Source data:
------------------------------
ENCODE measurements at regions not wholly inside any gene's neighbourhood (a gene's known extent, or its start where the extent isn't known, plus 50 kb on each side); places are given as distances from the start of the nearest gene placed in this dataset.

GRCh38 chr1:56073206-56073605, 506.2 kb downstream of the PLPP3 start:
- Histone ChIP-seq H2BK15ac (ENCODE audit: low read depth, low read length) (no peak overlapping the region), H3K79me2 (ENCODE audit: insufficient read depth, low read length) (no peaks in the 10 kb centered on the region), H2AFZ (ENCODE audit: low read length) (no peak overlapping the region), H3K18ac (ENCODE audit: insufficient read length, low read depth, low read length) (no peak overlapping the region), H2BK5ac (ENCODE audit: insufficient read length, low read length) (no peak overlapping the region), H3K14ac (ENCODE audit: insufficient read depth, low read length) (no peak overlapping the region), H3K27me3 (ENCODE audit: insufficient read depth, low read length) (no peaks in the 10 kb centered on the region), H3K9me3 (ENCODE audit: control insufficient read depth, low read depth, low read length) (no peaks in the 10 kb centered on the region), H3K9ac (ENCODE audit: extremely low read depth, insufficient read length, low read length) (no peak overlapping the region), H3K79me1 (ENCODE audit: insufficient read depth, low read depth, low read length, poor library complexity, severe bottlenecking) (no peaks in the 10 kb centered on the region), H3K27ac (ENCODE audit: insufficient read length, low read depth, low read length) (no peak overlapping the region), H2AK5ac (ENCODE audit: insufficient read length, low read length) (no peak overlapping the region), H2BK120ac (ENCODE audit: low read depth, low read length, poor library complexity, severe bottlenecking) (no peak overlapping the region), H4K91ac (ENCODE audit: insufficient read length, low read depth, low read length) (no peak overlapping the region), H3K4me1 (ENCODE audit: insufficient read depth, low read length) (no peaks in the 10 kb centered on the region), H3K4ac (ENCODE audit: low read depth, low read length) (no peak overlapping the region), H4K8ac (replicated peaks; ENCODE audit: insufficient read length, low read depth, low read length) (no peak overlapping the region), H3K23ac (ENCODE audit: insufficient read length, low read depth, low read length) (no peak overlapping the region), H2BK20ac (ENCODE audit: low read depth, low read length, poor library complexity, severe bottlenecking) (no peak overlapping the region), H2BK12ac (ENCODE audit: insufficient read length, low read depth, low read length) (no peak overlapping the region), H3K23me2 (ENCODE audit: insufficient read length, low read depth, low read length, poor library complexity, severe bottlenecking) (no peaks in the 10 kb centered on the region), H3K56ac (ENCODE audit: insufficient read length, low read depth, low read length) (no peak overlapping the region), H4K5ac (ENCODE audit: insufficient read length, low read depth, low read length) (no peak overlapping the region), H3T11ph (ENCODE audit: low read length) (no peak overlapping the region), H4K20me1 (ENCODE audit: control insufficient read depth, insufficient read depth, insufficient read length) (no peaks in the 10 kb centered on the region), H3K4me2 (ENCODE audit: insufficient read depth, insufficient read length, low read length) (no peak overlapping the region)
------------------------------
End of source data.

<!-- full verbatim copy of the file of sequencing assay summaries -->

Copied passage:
ENCODE measurements at regions not wholly inside any gene's neighbourhood (a gene's known extent, or its start where the extent isn't known, plus 50 kb on each side); places are given as distances from the start of the nearest gene placed in this dataset.

GRCh38 chr1:56073206-56073605, 506.2 kb downstream of the PLPP3 start:
- Histone ChIP-seq H2BK15ac (ENCODE audit: low read depth, low read length) (no peak overlapping the region), H3K79me2 (ENCODE audit: insufficient read depth, low read length) (no peaks in the 10 kb centered on the region), H2AFZ (ENCODE audit: low read length) (no peak overlapping the region), H3K18ac (ENCODE audit: insufficient read length, low read depth, low read length) (no peak overlapping the region), H2BK5ac (ENCODE audit: insufficient read length, low read length) (no peak overlapping the region), H3K14ac (ENCODE audit: insufficient read depth, low read length) (no peak overlapping the region), H3K27me3 (ENCODE audit: insufficient read depth, low read length) (no peaks in the 10 kb centered on the region), H3K9me3 (ENCODE audit: control insufficient read depth, low read depth, low read length) (no peaks in the 10 kb centered on the region), H3K9ac (ENCODE audit: extremely low read depth, insufficient read length, low read length) (no peak overlapping the region), H3K79me1 (ENCODE audit: insufficient read depth, low read depth, low read length, poor library complexity, severe bottlenecking) (no peaks in the 10 kb centered on the region), H3K27ac (ENCODE audit: insufficient read length, low read depth, low read length) (no peak overlapping the region), H2AK5ac (ENCODE audit: insufficient read length, low read length) (no peak overlapping the region), H2BK120ac (ENCODE audit: low read depth, low read length, poor library complexity, severe bottlenecking) (no peak overlapping the region), H4K91ac (ENCODE audit: insufficient read length, low read depth, low read length) (no peak overlapping the region), H3K4me1 (ENCODE audit: insufficient read depth, low read length) (no peaks in the 10 kb centered on the region), H3K4ac (ENCODE audit: low read depth, low read length) (no peak overlapping the region), H4K8ac (replicated peaks; ENCODE audit: insufficient read length, low read depth, low read length) (no peak overlapping the region), H3K23ac (ENCODE audit: insufficient read length, low read depth, low read length) (no peak overlapping the region), H2BK20ac (ENCODE audit: low read depth, low read length, poor library complexity, severe bottlenecking) (no peak overlapping the region), H2BK12ac (ENCODE audit: insufficient read length, low read depth, low read length) (no peak overlapping the region), H3K23me2 (ENCODE audit: insufficient read length, low read depth, low read length, poor library complexity, severe bottlenecking) (no peaks in the 10 kb centered on the region), H3K56ac (ENCODE audit: insufficient read length, low read depth, low read length) (no peak overlapping the region), H4K5ac (ENCODE audit: insufficient read length, low read depth, low read length) (no peak overlapping the region), H3T11ph (ENCODE audit: low read length) (no peak overlapping the region), H4K20me1 (ENCODE audit: control insufficient read depth, insufficient read depth, insufficient read length) (no peaks in the 10 kb centered on the region), H3K4me2 (ENCODE audit: insufficient read depth, insufficient read length, low read length) (no peak overlapping the region)